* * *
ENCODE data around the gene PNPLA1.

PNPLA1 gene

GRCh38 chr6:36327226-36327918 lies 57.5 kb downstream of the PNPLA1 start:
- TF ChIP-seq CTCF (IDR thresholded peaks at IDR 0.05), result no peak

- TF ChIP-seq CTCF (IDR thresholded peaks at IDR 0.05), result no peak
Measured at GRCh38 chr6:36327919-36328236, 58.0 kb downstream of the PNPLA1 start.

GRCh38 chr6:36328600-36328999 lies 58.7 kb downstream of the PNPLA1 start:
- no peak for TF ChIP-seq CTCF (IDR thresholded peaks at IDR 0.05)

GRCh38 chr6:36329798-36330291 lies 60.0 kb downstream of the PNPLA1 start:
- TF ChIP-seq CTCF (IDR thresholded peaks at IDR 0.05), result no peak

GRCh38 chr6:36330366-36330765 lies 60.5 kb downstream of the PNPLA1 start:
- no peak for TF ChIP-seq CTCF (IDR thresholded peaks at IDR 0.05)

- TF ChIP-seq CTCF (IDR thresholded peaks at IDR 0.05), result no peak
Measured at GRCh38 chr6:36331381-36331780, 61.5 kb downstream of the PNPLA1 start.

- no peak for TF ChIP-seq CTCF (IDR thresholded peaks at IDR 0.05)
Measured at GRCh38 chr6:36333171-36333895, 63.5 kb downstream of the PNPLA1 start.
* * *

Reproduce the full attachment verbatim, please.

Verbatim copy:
ENCODE data around the gene PNPLA1.

PNPLA1 gene

GRCh38 chr6:36327226-36327918 lies 57.5 kb downstream of the PNPLA1 start:
- TF ChIP-seq CTCF (IDR thresholded peaks at IDR 0.05), result no peak

- TF ChIP-seq CTCF (IDR thresholded peaks at IDR 0.05), result no peak
Measured at GRCh38 chr6:36327919-36328236, 58.0 kb downstream of the PNPLA1 start.

GRCh38 chr6:36328600-36328999 lies 58.7 kb downstream of the PNPLA1 start:
- no peak for TF ChIP-seq CTCF (IDR thresholded peaks at IDR 0.05)

GRCh38 chr6:36329798-36330291 lies 60.0 kb downstream of the PNPLA1 start:
- TF ChIP-seq CTCF (IDR thresholded peaks at IDR 0.05), result no peak

GRCh38 chr6:36330366-36330765 lies 60.5 kb downstream of the PNPLA1 start:
- no peak for TF ChIP-seq CTCF (IDR thresholded peaks at IDR 0.05)

- TF ChIP-seq CTCF (IDR thresholded peaks at IDR 0.05), result no peak
Measured at GRCh38 chr6:36331381-36331780, 61.5 kb downstream of the PNPLA1 start.

- no peak for TF ChIP-seq CTCF (IDR thresholded peaks at IDR 0.05)
Measured at GRCh38 chr6:36333171-36333895, 63.5 kb downstream of the PNPLA1 start.